As far as musicians they influenced, that list is too long to mention. Let’s just say that Nirvana, the Red Hot Chili Peppers, and Green River were all opening for THEM in the 1980s. Jane’s Addiction and Dinosaur Jr are among those they’ve influenced as well. There are very few bands of any importance in the 80s who were not anxiously awaiting the next Butthole Surfers record. Pretty much any band that was incorporating the freak power mentality of the 1960s into the realm of punk rock owes their debt, in part or in full, to the Butthole Surfers. Period.

Q: The Butthole Surfers live shows were legendary. What made them so remarkable?

photo 1982 Dixon Edge Coulbourn

photo 1982 Dixon Edge Coulbourn

Butthole Surfers concerts were completely lawless. People forget what it was like in the 1980s. Edwin Meese, the PMRC, Jerry Falwell; the FCC overreach into content; the Mapplethorpe/National Endowment of the Arts debate. The whole Reagan administration had been bent on suppressing any views that didn’t fit into the conservative Christian values he prescribed to. Let’s not forget, Reagan sent troops into People’s Park to shoot protesters BEFORE Kent State—this was not a man to be trifled with. I think the song “U.S.S.A” really strikes at the heart of what was going on at the time so eloquently.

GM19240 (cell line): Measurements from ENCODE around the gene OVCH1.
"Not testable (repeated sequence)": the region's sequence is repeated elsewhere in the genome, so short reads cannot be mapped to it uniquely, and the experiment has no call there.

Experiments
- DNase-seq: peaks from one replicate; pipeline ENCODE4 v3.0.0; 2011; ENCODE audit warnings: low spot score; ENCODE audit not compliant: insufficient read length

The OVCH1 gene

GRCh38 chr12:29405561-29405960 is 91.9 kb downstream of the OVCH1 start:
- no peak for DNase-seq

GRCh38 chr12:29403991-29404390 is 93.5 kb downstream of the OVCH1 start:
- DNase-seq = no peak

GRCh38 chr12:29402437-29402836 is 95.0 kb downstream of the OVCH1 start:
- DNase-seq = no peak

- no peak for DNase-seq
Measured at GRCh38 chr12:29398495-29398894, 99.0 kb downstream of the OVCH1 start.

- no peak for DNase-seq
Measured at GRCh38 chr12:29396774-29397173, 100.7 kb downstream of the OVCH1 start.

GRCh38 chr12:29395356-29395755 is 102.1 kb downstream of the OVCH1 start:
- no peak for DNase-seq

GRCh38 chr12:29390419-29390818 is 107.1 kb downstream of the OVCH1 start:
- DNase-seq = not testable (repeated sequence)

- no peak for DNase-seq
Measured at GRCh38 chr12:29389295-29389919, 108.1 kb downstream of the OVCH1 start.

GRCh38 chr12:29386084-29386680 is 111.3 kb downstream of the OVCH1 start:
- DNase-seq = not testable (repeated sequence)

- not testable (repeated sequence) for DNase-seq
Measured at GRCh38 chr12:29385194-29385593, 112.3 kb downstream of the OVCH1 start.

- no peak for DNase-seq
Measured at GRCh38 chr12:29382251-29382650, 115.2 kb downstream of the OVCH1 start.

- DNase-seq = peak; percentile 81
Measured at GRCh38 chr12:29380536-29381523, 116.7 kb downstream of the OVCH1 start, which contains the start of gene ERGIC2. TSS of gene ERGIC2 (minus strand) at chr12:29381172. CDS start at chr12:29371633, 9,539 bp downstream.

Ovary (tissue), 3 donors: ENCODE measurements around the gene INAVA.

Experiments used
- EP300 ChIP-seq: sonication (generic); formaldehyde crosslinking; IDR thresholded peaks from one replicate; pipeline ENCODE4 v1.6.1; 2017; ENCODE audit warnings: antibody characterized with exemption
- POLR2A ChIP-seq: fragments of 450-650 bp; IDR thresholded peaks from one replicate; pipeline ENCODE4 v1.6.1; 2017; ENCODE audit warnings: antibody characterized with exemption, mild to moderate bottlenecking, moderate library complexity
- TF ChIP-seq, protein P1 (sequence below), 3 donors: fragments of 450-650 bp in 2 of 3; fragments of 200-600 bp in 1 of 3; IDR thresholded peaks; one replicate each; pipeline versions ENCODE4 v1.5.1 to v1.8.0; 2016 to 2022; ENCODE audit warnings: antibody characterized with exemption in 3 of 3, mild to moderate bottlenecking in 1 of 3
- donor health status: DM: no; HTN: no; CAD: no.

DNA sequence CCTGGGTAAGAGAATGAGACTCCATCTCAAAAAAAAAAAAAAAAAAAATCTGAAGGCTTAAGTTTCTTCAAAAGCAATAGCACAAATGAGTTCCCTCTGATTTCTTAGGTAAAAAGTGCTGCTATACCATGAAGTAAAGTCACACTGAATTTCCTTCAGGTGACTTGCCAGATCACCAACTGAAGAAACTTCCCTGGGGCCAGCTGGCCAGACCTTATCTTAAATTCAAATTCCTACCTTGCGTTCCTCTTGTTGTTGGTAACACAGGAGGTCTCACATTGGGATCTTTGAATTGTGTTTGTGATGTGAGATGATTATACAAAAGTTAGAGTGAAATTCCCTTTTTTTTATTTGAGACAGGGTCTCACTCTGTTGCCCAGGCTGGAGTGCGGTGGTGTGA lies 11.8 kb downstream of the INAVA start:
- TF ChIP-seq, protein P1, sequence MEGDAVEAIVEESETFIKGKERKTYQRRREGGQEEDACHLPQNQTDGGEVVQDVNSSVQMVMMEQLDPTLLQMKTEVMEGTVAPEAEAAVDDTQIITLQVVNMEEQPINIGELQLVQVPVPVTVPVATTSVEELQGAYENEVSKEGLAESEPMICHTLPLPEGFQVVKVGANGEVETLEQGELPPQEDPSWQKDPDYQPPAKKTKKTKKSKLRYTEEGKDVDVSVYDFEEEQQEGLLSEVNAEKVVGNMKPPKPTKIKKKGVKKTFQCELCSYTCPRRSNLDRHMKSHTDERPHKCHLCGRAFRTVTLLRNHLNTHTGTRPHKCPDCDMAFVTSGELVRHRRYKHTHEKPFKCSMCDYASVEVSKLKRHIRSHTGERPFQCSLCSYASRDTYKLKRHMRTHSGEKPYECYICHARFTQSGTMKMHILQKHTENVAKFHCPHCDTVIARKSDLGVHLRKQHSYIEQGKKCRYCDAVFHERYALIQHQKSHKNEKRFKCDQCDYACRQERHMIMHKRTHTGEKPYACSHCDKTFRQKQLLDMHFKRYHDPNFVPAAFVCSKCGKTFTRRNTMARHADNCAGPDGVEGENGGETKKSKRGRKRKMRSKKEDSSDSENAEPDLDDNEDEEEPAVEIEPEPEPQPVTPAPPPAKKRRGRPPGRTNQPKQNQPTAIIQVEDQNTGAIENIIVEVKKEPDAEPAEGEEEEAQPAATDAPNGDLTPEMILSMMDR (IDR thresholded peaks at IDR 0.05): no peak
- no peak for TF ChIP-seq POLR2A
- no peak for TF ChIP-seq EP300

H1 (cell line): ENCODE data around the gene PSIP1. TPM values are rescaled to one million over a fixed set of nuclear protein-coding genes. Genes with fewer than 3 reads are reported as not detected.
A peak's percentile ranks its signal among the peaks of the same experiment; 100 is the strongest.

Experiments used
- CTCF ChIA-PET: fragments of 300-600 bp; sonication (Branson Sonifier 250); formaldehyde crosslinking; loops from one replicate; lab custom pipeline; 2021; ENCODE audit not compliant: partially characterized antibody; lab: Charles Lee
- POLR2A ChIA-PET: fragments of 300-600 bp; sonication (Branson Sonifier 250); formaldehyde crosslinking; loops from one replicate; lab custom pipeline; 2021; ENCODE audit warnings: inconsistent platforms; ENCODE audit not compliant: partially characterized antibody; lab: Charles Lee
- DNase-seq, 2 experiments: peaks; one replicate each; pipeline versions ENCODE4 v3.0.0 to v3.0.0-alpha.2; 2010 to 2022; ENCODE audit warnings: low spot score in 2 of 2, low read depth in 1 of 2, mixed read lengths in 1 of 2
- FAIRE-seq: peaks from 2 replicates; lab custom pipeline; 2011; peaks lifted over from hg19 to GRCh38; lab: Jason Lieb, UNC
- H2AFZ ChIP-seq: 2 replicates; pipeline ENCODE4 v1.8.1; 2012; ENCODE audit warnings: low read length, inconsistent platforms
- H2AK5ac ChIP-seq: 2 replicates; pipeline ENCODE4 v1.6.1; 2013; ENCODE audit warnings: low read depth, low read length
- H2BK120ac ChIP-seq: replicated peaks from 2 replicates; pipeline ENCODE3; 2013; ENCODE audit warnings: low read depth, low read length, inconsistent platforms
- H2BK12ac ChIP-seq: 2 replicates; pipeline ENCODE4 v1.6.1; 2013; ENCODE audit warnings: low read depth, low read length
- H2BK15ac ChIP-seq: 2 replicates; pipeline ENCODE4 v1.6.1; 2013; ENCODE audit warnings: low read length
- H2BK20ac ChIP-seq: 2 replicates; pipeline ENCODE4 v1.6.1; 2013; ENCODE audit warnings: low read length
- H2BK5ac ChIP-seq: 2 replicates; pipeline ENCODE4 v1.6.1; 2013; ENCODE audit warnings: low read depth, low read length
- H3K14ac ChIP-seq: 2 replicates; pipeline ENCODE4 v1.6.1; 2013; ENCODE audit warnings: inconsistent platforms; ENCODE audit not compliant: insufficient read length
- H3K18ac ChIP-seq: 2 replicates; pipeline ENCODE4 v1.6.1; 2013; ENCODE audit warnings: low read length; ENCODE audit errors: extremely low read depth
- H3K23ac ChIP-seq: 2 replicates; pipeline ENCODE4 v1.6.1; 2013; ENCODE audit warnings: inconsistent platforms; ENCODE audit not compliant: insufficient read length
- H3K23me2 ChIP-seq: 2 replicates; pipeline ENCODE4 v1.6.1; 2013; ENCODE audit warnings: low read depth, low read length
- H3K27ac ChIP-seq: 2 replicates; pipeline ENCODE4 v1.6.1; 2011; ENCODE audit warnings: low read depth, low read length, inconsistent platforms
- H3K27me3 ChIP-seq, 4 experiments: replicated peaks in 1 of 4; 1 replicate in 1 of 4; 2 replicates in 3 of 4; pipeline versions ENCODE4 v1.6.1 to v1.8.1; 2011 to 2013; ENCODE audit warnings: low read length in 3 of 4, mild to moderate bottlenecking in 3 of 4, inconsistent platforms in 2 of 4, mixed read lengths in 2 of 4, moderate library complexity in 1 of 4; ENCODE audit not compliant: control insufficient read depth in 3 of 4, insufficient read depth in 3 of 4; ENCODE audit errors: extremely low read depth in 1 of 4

The Butthole Surfers’ shows sort of held up a mirror to society, without being overtly political. True freedom in a time of repression is dangerous to the powers that be, but no one would touch them. I don’t think Tipper Gore would want the Butthole Surfers dragged before Congress to debate whether their records were dangerous, which is what made the band that much more dangerous to their bogus family values.

Q: How did their notorious name originate? How did their name affect their marketability?

In that same vein, the band name prevented them from being mentioned in many newspapers and magazines, even on college radio. The FCC was fining college and commercial stations for indecency, and program directors were scared. I mean, even in 1996 they released a “clean” version of Electriclarryland with their name blocked out on the cover. Their name was probably the biggest obstacle to their success, early on. It wasn’t until grunge became popular that the majors would even THINK about being able to promote them.